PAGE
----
DOBSON — For the first time since passing an ordinance allowing the county board of commissioners to tear down dilapidated buildings considered a nuisance in the county, the board has flexed its muscles.
During Monday night’s meeting the board passed a resolution authorizing county planners to begin enforcement activity on a property located at 154 Pine Drive in Mount Airy.
The action came as the board met for its regularly scheduled meeting in the commissioner’s meeting room of the county government center in Dobson.
Addressing the proposed enforcement, County Planner Kim Bates told the board that the issue came to light following a complaint from neighboring property owners.
“This is related to a policy for the abatement of public health nuisances that you passed earlier this year,” he said. “We’re acting on a complaint received by our department on July 29,” he said.
Bates told the board that the house represented a public health and safety hazard.
“This is a property where the house has burned and we’re considering it a total loss,” he said. “The dwelling is badly damaged, a large portion of the roof is missing, the yard has high grass and there is an infestation of rats, snakes and other vermin.”
It was a sentiment echoed by nearby property owner Rodney Riggs.
“This house burned in December 2011,” he said, noting the condition of the property is affecting the entire neighborhood. “If we wanted to sell our house, we couldn’t sell it with this nearby. This is destroying our neighborhood.”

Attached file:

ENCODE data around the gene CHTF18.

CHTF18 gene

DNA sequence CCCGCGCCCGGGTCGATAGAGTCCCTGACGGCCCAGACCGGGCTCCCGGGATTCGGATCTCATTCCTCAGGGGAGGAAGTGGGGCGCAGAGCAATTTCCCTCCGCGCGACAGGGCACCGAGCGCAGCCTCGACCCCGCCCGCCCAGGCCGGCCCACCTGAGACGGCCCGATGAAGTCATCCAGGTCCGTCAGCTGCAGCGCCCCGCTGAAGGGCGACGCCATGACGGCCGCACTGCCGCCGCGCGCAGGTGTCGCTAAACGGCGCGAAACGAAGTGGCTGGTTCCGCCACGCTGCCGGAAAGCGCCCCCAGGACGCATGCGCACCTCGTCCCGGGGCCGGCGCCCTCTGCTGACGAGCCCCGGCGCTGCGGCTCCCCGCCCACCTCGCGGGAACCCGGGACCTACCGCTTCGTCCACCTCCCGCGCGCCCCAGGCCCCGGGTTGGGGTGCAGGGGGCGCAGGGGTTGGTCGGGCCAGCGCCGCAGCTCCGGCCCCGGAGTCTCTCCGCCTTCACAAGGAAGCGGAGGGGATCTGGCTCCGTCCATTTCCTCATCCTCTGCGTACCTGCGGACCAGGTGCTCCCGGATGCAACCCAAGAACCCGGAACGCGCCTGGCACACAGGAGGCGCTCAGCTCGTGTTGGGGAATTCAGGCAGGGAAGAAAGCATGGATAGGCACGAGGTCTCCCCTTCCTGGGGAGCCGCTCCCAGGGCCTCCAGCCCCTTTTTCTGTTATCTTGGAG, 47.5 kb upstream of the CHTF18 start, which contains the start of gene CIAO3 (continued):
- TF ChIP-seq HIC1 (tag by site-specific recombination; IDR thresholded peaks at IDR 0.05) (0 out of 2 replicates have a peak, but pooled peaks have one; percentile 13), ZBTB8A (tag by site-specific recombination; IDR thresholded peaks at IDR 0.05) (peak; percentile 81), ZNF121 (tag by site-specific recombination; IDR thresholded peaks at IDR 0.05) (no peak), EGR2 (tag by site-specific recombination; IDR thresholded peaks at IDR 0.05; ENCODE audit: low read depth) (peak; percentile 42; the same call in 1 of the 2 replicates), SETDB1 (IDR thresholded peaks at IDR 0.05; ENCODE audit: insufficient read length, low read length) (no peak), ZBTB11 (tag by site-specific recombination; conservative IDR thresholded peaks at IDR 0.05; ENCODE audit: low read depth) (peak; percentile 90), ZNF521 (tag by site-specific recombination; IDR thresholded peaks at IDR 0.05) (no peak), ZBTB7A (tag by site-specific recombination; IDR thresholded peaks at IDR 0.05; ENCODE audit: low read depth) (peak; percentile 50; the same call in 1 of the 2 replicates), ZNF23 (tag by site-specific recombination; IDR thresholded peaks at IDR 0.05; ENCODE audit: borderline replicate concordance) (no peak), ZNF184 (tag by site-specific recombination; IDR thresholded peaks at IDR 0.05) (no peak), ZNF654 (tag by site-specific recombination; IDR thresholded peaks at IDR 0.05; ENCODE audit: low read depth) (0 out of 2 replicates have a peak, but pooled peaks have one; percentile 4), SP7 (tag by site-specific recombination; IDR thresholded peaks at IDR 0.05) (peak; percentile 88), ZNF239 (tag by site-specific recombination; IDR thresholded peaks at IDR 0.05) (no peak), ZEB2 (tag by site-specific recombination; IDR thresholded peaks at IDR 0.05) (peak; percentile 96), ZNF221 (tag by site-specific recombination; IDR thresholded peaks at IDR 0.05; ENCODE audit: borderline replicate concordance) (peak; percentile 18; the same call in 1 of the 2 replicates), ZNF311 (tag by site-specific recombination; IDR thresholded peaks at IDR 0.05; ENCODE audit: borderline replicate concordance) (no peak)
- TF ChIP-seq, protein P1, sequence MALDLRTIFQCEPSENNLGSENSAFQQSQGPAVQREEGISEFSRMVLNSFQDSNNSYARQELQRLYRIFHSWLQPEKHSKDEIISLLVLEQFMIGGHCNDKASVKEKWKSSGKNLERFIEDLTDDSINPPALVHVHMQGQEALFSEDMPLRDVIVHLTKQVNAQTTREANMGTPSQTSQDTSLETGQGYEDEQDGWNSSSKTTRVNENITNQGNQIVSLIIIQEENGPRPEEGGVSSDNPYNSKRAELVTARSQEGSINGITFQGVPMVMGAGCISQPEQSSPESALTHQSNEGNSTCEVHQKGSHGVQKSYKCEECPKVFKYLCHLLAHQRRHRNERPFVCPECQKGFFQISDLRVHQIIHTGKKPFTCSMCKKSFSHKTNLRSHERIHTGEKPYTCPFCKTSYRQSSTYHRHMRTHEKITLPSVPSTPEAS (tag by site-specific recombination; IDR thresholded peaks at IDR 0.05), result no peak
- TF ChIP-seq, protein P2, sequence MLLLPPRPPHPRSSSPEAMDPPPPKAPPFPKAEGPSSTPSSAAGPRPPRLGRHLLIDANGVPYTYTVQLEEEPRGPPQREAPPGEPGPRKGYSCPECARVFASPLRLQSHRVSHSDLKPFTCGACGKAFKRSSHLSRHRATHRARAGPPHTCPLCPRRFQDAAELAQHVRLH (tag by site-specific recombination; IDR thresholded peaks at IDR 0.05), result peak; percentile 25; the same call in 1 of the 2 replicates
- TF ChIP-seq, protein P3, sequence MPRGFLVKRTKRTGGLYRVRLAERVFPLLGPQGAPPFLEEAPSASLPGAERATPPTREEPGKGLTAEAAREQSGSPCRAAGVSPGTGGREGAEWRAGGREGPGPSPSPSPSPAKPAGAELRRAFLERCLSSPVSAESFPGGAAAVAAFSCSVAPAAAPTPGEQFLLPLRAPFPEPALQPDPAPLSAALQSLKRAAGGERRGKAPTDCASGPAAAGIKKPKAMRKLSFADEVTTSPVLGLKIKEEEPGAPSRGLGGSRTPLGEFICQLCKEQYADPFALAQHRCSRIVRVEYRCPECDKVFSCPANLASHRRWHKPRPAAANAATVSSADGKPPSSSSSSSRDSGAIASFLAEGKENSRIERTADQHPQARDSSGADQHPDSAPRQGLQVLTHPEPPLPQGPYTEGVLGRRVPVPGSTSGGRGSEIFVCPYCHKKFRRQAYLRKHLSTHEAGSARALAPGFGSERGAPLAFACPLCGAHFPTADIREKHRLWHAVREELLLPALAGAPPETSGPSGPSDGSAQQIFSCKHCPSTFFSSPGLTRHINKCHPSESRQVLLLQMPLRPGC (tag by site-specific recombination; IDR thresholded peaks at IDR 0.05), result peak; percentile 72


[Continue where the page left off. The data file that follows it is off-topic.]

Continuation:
Commissioner Larry Phillips, who also lives near the property, said it was time for action to be taken.
“If there’s ever been a situation that needs to be remedied, this is it,” he said.
According to the language passed earlier this year, the new policy calls for a decision by the board to determine whether the condition of the building “is dangerous to public health and safety.”
County Attorney Ed Woltz told the board that if it deemed the property to be a public danger, they could pass an ordinance issuing an order of abatement.
“This gives the property owner a 60-day period to cure the hazard, and after that time, if the owner doesn’t clear it up the county would take care of it and bill the property owner,” he said.
That order to take care of the issue will be delivered to the property owner, listed on the resolution as Sarah Whittington Shelton, by the county sheriff’s office and by mail.
Shelton still has the right to appeal the notice of condemnation to the board of commissioners, but the notification of appeal must be filed with the clerk to the board within 20 days of receipt of the order.
If the she receives the order to repair or demolish the property and fails to appeal to the board of commissioners within 20 days, the county can proceed with removing the nuisance under its existing policy for the Abatement of Public Health Nuisances, authorized by state code.
If that happens, the abatement costs will be treated “in the same manner as a tax bill, and can be enforced in the same manner as a bill for delinquent taxes,” Woltz said.
The resolution authorizing the beginning of the enforcement action was passed on a motion by Phillips, with a second by Commissioner Paul Johnson. The board unanimously passed the motion.
Reach Keith Strange at firstname.lastname@example.org or 719-1929.